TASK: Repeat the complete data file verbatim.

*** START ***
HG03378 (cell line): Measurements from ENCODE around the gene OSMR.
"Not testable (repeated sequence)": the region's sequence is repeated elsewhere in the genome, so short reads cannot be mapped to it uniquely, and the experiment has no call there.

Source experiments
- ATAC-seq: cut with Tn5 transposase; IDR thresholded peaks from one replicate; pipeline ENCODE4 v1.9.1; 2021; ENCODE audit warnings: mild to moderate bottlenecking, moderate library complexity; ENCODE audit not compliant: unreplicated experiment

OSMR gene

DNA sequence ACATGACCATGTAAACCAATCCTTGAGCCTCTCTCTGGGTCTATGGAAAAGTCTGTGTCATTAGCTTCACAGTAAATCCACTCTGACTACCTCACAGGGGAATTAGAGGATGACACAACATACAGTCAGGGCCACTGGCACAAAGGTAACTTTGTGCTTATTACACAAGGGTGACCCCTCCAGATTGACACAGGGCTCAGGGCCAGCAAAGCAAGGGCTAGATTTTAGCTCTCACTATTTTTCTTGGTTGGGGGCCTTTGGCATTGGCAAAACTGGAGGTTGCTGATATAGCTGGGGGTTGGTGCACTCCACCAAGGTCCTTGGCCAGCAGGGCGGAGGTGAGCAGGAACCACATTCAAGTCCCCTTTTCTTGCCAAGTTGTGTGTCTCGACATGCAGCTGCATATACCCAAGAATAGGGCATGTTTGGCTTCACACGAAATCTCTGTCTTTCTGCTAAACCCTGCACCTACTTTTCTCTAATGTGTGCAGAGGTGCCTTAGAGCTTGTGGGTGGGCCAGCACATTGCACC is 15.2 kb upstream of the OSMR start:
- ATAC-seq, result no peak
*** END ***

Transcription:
HG03378 (cell line): Measurements from ENCODE around the gene OSMR.
"Not testable (repeated sequence)": the region's sequence is repeated elsewhere in the genome, so short reads cannot be mapped to it uniquely, and the experiment has no call there.

Source experiments
- ATAC-seq: cut with Tn5 transposase; IDR thresholded peaks from one replicate; pipeline ENCODE4 v1.9.1; 2021; ENCODE audit warnings: mild to moderate bottlenecking, moderate library complexity; ENCODE audit not compliant: unreplicated experiment

OSMR gene

DNA sequence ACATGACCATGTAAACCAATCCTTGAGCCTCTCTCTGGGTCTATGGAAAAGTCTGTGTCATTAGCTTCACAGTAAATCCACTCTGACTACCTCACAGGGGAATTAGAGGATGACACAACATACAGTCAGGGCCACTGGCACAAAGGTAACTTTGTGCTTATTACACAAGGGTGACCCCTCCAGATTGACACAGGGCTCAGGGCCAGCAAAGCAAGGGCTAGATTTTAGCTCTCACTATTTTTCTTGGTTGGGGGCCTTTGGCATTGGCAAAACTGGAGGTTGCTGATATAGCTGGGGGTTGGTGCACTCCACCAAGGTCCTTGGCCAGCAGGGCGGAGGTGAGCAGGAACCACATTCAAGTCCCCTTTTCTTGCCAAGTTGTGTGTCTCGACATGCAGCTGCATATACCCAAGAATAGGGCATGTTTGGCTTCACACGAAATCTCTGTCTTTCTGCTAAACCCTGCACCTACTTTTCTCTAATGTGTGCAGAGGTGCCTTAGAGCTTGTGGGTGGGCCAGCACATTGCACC is 15.2 kb upstream of the OSMR start:
- ATAC-seq, result no peak